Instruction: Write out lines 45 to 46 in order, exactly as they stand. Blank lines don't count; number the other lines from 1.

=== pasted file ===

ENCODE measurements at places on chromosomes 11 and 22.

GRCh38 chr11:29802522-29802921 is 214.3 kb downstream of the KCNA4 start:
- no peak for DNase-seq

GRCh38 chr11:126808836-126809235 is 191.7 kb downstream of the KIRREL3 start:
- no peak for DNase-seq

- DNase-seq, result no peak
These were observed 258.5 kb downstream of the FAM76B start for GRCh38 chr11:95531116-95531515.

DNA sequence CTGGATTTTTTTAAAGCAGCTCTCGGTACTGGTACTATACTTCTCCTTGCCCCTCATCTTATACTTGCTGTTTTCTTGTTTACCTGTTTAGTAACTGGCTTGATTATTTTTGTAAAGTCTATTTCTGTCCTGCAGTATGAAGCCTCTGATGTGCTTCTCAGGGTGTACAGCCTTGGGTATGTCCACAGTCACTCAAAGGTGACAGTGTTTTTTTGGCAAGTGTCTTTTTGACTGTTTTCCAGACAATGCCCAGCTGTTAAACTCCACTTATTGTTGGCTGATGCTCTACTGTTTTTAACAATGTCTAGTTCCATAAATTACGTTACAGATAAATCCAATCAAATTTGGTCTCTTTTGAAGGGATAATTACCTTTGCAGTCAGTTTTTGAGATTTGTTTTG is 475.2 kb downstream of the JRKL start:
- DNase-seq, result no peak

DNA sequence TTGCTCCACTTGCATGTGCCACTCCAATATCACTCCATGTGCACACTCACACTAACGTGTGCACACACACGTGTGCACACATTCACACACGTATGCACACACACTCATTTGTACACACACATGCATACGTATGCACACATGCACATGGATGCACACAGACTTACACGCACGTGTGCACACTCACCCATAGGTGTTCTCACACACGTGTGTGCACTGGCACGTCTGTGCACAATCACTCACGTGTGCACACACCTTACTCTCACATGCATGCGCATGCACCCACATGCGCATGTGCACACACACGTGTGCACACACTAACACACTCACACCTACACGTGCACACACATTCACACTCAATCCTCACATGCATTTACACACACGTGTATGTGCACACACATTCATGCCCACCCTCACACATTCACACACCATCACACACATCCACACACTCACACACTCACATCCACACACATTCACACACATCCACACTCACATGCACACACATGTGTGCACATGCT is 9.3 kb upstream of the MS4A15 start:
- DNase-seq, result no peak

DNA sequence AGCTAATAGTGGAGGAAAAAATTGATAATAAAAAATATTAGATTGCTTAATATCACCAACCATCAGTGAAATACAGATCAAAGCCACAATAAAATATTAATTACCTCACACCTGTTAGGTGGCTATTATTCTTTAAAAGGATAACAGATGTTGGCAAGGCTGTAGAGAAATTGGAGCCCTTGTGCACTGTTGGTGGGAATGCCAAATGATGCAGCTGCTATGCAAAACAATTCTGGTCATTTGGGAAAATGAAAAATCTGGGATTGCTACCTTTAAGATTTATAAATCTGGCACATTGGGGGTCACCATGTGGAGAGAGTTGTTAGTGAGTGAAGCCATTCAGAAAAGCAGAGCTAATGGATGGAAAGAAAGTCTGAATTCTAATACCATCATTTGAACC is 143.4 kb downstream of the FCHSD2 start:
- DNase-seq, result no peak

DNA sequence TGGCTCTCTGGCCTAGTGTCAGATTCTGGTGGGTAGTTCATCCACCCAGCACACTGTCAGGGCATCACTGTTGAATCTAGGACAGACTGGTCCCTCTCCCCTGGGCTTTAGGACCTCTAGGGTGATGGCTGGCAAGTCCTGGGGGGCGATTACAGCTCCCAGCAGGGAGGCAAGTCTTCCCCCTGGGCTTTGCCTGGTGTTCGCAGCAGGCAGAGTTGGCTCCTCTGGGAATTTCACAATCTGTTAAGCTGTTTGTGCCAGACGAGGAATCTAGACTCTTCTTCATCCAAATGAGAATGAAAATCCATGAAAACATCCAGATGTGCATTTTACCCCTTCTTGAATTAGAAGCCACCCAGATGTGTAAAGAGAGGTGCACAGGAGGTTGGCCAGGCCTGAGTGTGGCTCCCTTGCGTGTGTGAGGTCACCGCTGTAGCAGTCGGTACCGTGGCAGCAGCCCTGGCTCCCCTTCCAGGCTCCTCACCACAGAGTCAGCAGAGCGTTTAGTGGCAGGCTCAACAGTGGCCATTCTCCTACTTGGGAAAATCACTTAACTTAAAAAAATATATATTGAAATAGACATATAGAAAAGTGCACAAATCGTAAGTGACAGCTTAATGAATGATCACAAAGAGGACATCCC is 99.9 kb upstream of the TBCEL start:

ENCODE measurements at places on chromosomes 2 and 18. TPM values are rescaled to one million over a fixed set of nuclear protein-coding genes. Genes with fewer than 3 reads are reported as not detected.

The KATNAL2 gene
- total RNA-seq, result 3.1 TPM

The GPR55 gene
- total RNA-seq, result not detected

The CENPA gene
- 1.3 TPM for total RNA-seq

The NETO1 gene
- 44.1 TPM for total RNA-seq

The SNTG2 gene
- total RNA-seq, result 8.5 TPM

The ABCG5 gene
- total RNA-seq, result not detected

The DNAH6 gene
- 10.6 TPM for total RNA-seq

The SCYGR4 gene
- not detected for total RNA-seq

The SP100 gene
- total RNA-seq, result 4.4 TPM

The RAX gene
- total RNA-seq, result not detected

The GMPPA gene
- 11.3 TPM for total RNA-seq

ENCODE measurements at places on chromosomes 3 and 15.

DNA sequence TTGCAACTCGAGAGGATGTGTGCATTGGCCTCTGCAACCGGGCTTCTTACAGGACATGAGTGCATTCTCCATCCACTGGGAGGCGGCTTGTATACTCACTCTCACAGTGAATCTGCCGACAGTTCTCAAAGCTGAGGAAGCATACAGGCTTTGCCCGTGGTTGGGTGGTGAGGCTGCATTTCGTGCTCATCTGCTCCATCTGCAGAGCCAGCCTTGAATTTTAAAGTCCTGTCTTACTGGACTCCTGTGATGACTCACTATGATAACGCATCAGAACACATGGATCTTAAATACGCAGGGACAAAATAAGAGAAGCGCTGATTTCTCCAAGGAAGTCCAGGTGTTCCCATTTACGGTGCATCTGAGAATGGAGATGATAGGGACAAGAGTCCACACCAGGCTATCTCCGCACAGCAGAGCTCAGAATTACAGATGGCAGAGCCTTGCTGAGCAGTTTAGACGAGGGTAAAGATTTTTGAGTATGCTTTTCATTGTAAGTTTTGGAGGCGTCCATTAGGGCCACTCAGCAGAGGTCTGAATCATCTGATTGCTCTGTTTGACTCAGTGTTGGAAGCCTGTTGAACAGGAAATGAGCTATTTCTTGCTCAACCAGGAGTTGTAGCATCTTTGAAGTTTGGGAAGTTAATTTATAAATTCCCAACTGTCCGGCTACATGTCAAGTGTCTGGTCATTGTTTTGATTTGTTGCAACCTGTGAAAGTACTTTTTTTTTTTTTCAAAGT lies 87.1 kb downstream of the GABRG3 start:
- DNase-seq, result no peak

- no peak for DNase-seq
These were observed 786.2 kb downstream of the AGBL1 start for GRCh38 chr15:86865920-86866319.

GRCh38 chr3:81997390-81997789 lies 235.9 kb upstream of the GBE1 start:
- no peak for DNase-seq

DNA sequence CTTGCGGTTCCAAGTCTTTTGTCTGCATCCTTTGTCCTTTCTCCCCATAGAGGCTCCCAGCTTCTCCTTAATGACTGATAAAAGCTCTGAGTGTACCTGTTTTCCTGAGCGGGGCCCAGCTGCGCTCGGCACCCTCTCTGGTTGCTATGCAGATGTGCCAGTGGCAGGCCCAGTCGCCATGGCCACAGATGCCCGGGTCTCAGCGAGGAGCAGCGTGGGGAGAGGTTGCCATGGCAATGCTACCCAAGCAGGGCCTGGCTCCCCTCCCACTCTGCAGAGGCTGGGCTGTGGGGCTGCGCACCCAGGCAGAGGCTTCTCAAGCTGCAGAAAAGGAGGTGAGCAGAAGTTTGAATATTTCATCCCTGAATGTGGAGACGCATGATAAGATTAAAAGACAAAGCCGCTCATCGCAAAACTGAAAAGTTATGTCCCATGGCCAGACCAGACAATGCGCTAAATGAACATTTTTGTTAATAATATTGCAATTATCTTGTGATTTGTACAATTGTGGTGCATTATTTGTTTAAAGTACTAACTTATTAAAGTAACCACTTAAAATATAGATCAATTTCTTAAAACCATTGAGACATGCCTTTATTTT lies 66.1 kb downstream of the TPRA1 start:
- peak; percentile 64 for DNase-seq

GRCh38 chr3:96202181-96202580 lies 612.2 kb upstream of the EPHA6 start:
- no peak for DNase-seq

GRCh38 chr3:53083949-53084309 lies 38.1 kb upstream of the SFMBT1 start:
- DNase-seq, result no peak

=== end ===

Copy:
DNA sequence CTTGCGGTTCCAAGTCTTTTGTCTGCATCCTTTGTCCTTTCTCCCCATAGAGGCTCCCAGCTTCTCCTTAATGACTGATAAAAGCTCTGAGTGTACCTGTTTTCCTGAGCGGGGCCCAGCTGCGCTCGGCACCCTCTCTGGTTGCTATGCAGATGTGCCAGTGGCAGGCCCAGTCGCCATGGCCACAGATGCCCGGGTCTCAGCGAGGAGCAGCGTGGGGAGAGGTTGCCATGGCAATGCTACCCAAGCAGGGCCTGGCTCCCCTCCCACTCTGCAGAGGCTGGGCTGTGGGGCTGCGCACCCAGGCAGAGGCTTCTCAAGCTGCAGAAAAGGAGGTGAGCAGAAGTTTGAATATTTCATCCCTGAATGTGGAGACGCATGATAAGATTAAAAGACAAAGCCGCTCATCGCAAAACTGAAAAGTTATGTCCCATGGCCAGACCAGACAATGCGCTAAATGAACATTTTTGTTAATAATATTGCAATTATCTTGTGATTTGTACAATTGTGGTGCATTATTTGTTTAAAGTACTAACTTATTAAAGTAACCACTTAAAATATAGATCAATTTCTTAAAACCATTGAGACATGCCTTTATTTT lies 66.1 kb downstream of the TPRA1 start:
- peak; percentile 64 for DNase-seq